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Do Smart Parents Raise Smart Children?: The Intergenerational Transmission of Cognitive Abilities

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  • Silke Anger
  • Guido Heineck

Abstract

Complementing prior research on income mobility and educational transmission, we provide evidence on the intergenerational transmission of cognitive abilities using data from the German Socio-Economic Panel Study. Our estimates suggest that individuals' cognitive skills are positively related to the abilities of their parents, even when educational attainment and family background is controlled for. We differentiate between mothers' and fathers' IQ transmission and find different effects on the cognition of sons and daughters. We show that cognitive skills which are based on past learning are more strongly transmitted from parents to children than cognitive skills which are related to innate abilities. Our findings are not compatible with a pure genetic model, but rather point to the importance of parental investments for the cognitive outcomes of children.

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Bibliographic Info

Paper provided by DIW Berlin, The German Socio-Economic Panel (SOEP) in its series SOEPpapers on Multidisciplinary Panel Data Research with number 156.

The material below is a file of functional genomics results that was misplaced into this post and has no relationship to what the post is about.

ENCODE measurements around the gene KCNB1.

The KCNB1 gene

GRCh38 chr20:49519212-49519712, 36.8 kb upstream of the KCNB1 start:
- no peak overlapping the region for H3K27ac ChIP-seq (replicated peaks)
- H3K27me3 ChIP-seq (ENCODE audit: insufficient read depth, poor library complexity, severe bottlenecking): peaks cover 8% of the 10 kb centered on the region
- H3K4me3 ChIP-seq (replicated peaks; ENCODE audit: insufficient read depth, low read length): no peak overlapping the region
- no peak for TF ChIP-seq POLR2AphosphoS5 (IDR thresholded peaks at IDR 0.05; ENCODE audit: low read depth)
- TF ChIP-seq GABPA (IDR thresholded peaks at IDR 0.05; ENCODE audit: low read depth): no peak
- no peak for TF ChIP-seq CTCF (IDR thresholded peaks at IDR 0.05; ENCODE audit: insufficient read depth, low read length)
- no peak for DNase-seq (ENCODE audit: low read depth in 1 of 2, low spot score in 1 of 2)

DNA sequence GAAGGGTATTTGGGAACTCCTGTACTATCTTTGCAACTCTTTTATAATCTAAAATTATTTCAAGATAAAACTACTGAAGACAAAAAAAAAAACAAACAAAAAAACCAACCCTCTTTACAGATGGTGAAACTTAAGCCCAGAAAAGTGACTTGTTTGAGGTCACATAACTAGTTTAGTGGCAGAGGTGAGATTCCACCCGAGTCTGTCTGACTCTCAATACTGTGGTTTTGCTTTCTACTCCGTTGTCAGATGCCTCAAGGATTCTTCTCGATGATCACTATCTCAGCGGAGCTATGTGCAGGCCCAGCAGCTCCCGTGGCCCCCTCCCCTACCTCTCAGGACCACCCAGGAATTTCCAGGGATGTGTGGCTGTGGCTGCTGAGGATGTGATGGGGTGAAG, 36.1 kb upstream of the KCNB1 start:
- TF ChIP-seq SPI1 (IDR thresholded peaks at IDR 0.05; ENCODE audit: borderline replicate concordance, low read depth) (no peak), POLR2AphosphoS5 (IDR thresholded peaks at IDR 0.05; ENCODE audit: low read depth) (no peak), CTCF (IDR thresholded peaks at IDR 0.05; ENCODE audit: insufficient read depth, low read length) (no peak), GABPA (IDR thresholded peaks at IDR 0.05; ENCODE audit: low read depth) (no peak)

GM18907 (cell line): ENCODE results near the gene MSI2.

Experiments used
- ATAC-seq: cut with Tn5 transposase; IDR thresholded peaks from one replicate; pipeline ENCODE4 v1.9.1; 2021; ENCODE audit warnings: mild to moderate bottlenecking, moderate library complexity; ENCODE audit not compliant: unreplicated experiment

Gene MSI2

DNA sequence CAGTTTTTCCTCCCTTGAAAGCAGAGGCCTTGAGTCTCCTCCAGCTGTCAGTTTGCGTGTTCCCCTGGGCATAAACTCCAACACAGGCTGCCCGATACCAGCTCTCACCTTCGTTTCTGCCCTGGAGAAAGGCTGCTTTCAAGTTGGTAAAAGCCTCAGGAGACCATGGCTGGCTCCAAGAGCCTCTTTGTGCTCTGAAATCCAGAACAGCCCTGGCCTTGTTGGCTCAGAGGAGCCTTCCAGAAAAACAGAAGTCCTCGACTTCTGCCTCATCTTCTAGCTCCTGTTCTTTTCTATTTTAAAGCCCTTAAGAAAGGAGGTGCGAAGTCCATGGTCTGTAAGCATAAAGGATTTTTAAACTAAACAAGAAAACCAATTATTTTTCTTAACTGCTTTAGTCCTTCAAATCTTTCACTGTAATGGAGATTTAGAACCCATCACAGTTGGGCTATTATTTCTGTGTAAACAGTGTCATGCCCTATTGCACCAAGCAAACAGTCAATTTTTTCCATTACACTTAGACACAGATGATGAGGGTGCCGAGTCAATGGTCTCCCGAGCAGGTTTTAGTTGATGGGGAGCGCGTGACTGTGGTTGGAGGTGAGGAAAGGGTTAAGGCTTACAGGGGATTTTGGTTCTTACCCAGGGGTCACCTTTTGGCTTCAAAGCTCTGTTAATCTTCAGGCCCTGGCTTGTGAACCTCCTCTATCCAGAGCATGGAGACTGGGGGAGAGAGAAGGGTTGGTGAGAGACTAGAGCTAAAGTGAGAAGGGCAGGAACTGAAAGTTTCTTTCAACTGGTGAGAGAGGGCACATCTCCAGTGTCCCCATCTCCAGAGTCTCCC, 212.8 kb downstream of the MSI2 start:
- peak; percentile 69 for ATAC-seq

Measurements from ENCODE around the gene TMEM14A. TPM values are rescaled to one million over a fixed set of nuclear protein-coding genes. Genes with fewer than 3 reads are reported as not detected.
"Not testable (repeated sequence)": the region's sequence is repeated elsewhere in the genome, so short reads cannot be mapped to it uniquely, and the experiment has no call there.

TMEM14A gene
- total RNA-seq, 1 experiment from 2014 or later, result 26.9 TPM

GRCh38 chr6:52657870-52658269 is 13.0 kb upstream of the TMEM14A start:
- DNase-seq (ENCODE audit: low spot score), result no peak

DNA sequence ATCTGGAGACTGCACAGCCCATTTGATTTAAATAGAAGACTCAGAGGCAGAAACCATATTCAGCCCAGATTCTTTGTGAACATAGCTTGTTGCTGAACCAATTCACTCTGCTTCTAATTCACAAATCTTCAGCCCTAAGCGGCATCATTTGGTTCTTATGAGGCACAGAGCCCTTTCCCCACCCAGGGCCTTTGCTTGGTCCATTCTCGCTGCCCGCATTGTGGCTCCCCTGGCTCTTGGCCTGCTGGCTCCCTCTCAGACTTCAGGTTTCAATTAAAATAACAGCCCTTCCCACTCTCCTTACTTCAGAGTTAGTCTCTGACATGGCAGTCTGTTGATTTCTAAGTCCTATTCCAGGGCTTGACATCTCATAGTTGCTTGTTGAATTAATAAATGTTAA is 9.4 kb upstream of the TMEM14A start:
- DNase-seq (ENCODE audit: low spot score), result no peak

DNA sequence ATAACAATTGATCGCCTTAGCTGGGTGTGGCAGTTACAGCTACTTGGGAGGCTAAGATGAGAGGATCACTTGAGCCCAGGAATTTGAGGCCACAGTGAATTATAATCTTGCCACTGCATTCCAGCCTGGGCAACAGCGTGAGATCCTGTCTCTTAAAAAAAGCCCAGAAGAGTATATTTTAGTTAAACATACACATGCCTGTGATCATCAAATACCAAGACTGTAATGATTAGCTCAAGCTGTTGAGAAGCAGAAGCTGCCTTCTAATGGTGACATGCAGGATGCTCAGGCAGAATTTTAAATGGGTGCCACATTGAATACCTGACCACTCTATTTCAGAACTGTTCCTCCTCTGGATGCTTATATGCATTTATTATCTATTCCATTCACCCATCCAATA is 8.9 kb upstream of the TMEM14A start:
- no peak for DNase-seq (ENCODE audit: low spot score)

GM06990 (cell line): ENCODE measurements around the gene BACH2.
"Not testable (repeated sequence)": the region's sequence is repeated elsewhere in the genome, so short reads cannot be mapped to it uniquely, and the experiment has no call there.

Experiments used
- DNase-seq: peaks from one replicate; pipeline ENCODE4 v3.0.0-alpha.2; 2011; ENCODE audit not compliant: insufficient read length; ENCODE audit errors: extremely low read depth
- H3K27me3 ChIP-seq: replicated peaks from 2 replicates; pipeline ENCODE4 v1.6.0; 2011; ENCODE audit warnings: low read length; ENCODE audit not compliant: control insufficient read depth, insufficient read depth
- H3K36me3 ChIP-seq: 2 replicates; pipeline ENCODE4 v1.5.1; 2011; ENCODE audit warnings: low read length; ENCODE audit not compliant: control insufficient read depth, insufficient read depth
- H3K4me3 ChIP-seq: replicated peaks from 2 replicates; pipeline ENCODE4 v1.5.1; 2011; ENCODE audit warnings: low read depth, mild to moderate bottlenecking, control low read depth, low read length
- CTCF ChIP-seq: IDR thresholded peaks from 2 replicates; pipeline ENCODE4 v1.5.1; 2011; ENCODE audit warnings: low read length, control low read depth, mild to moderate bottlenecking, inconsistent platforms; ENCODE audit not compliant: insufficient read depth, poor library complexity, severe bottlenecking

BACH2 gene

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Length: 37 p.
Date of creation: 2009
Date of revision:
Handle: RePEc:diw:diwsop:diw_sp156

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Keywords: Cognitive abilities; intergenerational IQ transmission; skill formation;

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References

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As found by EconAcademics.org, the blog aggregator for Economics research:
  1. Social mobility in the long run
    by chris dillow in Stumbling and Mumbling on 2009-07-30 13:34:41
  2. Smart parents, smart kids?
    by Economic Logician in Economic Logic on 2009-03-18 10:23:00
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